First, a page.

They began the discussion by framing their work within the values of the Communication Leadership program, storytelling, technology, values, responsibility, community, advocacy, and leadership.
Lulu highlighted the importance of mentorship and creating space for others in talking about her introduction to the field. “I want to center media justice. I personally would have never been a leader in this field is it wasn’t for someone else, who was marginalized, who reached out and said ‘this is what media is, this is what technology is, come join me.’”
Marcus too reflected on the importance of mentors in the difficult task of building the Seattle Emerald “what I did was hit up every journalist who I respected in Seattle and just asked them to mentor me… only a few emailed me back but the ones who did email me back continue to be mentors to this day.”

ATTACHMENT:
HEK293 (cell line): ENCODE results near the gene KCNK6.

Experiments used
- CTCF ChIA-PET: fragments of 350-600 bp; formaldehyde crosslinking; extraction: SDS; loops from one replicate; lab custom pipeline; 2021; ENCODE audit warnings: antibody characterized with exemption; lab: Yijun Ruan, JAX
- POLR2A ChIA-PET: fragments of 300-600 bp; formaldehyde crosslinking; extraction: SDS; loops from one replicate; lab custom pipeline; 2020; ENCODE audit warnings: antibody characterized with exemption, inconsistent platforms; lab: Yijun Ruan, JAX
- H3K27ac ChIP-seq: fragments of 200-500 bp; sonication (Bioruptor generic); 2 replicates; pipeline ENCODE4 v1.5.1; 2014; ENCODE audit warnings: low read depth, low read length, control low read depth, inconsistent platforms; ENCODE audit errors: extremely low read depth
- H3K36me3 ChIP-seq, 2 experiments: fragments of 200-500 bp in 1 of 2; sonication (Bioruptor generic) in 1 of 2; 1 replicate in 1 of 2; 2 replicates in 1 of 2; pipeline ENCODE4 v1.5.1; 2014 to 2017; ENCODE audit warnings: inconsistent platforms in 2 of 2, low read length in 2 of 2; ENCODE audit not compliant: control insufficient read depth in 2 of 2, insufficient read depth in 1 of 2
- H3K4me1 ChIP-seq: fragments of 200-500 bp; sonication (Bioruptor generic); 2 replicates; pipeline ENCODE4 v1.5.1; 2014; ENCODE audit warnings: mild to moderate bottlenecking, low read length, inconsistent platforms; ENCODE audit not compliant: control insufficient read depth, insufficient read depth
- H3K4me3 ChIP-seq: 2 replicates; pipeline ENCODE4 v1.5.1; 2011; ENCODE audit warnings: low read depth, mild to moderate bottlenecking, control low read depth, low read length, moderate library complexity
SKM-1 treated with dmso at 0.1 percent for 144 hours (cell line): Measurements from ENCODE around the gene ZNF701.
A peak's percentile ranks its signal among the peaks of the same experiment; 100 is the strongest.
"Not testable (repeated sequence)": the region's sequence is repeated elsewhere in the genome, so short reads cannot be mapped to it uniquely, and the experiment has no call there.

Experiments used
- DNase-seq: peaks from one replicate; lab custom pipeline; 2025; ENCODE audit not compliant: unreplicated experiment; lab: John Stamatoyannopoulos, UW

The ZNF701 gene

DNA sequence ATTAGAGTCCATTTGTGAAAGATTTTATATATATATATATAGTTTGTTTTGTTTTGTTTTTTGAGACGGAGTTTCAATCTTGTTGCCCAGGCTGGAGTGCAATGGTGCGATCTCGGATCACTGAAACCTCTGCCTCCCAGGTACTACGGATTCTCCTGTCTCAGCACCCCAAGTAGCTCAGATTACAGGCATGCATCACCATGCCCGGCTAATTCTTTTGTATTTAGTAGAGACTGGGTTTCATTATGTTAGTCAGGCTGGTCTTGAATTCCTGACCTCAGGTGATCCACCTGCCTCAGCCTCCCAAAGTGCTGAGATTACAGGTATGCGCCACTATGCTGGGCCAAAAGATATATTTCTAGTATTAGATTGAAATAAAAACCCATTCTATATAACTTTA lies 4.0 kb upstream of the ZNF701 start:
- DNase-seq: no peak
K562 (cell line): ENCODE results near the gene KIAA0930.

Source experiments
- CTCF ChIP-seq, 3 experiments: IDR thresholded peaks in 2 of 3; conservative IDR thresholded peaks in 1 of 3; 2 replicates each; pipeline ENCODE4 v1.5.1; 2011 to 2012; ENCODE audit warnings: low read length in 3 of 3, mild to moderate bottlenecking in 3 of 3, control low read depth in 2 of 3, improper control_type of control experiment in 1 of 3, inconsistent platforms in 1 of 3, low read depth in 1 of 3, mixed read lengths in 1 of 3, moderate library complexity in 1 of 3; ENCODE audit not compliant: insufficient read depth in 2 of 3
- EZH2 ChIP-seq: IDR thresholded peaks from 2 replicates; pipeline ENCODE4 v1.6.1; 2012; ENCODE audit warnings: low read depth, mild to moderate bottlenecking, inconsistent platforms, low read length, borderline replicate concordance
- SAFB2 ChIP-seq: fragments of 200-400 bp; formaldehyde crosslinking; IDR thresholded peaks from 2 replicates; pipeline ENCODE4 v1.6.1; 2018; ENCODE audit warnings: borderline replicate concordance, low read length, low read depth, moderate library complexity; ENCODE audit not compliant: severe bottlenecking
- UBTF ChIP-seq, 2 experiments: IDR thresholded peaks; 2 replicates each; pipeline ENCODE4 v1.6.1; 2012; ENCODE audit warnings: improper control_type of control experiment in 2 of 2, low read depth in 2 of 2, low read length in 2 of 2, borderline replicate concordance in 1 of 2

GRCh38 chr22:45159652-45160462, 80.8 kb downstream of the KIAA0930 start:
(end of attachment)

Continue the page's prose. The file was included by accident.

Marcus started the Seattle Emerald in part to tell stories about the South End of Seattle that aren’t being told in mainstream media. He shared an experience he had interviewing a young man who insisted there was nothing he liked about the South End because “that’s what they say about us- that we are nothing.” Marcus wondered about a different narrative for the community. “Where was the richness… the multidimensionality… the genius of our community. Storytelling is everything… It’s the operating system with which we are guided by in life. And so you want to make sure that the operating system is correct.” Both Marcus and Lulu discussed the idea of the “edge effect” and telling the unique stories from intersecting communities that aren’t being heard. “When I think about the work that I’ve done… my story was not included.” Lulu reflected. “When you think about who’s the margin of the margin within your affinity, you need to advocate from that point. We need to reframe the conversation and say, who in our communities are disappearing whose voices need to be heard and whose voices need to be heard. Now, before they disappear.”